Dry Whirling Makes Economic Sense
Short, comma shaped chips resulting from the tangential cutting of whirling, help to carry away heat generated by machining. This in combination with the speed and high precision of Leistritz whirling machines enable heavy cutting without coolants or lubricants. Whirling, inherantly a power lean process, outperforms milling by a factor of 3 times. But the primary economic advantage of this young process is the enormous cost savings for the purchase and disposal of coolants and cutting fluids. Additionally one must consider the devastating consequences of pollutants to the environment.
Coolant retrieval and filtration costs can today be as high as $1,500 per ton! So much that the use of coolants can more than double the overall costs involved in some manufacturing processes. But costs are again only half the story, the energy consumption needed to originally produce these coolants, the environmental impact in coolant disposal, and the health hazard to machine operators, are somewhat less tangible but no less important. Every liter of coolants used endangers humanity and the environment.
No company realizes this more than the large manufacturing plants of the automobile industry, where coolant costs can be staggering. So much so that Leistritz has recently sold 5 whirling machines to Ford, USA for the production of steering worms. One of the deciding factors in winning this order is that the Leistritz machines operate 100% dry. Ford has taken the responsibility to lead the industry, by reducing coolant and cutting fluid usage by 80%. To the pessimistic, this may appear to be an unattainable, but with help from Leistritz, Ford is proceeding.
Coolants pollute not only visibly by adhering to the chips or atomizing into the atmosphere, but invisibly in the form of bacteria. Bacteria becomes apparent with an offensive odor, but by then it is to late, the coolant has “turned” and must be filtered and reprocessed. The cause for this “turning” is typically due to sediment, which may have been missed by any machine side filtering. This sediment is the nutritive medium for anaerobic bacteria, which oxygen in the emulsion normally consumes. Oxygen, however, cannot penetrate foreign oil films from machine tool lubrication systems, so the bacteria is free to multiply.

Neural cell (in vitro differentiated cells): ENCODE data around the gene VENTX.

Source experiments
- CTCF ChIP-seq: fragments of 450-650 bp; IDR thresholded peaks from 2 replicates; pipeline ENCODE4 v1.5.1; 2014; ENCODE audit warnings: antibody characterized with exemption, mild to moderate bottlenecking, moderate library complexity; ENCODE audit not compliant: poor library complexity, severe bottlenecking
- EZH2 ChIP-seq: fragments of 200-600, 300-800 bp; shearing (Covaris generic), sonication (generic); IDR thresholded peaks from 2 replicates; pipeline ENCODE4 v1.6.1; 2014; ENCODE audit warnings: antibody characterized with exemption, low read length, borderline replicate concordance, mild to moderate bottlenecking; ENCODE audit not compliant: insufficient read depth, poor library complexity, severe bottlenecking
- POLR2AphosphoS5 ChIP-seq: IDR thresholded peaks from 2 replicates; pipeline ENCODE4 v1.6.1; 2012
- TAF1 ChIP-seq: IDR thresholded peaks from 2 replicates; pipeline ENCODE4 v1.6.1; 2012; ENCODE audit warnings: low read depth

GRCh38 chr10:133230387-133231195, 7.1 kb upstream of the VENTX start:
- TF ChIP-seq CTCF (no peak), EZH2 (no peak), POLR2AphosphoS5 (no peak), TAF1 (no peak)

Most machine operators believe coolant to be a harmless water flow. As long as the coolant sits in the tank this is true. But circulating the coolant through the system can cause a dangerous chemical reaction. Interaction between the air, salts from the cutting process, or foreign materials like cigarette butts, forms nitro-amino acid, a suspected carcinogen. So the “harmless water flow” becomes an aggressive, skin allergen.
Coolants can also be blamed for the recent growth in asthma related illnesses. Here the coolant fog, present in factories, plays a major role. The German equivalent to the Surgeon General has observed a striking increase in asthma ailments within industrial, metal working employees. It is not hard to imagine the potential damage these nitro-amino acids can cause to one’s delicate respiratory system, especially considering the effects it has on the relatively hard skin of the hands.
Dry whirling with Leistritz machines has several other technical advantages as well. Whirling is inherently a fast cutting process for machining many types of screw forms, such as, extruder screws, augers, ballscrews, or gear worms. Whirling, with its gentle, tangential cutting action gives excellent surface finishes. So good that subsequent operations like grinding or polishing can very often be eliminated.
Whirling produces a large amount of chips in a short time when rough machining in instances when finish machining will be done. This is the case with Ford, which realized that steering worms with consistent grind stock amounts, are much more accurately ground. Even in roughing operations, the more precise a worm is machined, the more precise that same screw will be finish ground. In addition, when a worm is rough whirled with statistically controlled pitch diameter and lead, the amount of grind stock can be reduced, thus reducing the grinding time and minimizing wheel dressings.